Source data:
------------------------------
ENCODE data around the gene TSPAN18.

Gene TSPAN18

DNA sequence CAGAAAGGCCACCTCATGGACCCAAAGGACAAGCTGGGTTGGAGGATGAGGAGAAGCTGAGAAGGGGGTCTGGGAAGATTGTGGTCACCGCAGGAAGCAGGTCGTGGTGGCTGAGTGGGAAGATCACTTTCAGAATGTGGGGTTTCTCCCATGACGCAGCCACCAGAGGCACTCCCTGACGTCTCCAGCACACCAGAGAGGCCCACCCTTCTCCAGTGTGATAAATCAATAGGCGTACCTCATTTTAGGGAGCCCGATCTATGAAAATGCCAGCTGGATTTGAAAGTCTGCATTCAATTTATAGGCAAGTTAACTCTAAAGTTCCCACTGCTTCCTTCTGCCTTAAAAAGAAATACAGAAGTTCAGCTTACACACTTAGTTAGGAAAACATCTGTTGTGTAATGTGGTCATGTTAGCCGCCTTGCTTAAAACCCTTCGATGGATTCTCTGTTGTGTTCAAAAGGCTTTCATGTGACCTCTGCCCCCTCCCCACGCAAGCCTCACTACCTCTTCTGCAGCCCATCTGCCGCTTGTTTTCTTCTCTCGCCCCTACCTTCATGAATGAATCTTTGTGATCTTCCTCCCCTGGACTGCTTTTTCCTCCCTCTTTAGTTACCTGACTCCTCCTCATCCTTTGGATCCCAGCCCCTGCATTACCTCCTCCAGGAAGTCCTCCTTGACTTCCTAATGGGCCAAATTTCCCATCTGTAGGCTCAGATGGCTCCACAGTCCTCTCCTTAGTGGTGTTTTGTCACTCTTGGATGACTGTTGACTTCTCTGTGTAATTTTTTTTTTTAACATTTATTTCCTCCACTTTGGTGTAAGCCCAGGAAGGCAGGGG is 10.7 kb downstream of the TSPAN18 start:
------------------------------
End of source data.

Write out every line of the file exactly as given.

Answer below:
ENCODE data around the gene TSPAN18.

Gene TSPAN18

DNA sequence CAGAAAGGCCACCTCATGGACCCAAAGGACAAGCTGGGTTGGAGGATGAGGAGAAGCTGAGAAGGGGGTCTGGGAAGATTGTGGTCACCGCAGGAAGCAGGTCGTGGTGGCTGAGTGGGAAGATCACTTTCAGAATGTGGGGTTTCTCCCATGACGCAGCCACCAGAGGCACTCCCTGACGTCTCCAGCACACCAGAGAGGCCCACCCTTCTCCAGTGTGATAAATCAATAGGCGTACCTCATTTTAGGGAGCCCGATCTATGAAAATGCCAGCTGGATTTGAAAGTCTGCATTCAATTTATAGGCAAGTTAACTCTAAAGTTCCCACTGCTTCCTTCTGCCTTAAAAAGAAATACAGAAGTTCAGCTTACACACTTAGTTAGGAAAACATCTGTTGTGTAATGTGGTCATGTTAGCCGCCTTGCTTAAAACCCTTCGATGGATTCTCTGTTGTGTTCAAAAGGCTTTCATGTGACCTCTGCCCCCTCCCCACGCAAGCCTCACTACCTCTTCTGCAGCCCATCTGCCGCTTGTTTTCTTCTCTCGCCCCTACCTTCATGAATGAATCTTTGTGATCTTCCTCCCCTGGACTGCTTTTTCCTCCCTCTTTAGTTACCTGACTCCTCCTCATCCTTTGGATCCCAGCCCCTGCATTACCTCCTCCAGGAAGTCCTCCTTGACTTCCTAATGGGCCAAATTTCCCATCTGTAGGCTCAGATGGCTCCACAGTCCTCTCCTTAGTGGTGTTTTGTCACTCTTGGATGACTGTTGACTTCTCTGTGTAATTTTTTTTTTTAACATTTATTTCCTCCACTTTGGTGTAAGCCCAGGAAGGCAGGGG is 10.7 kb downstream of the TSPAN18 start: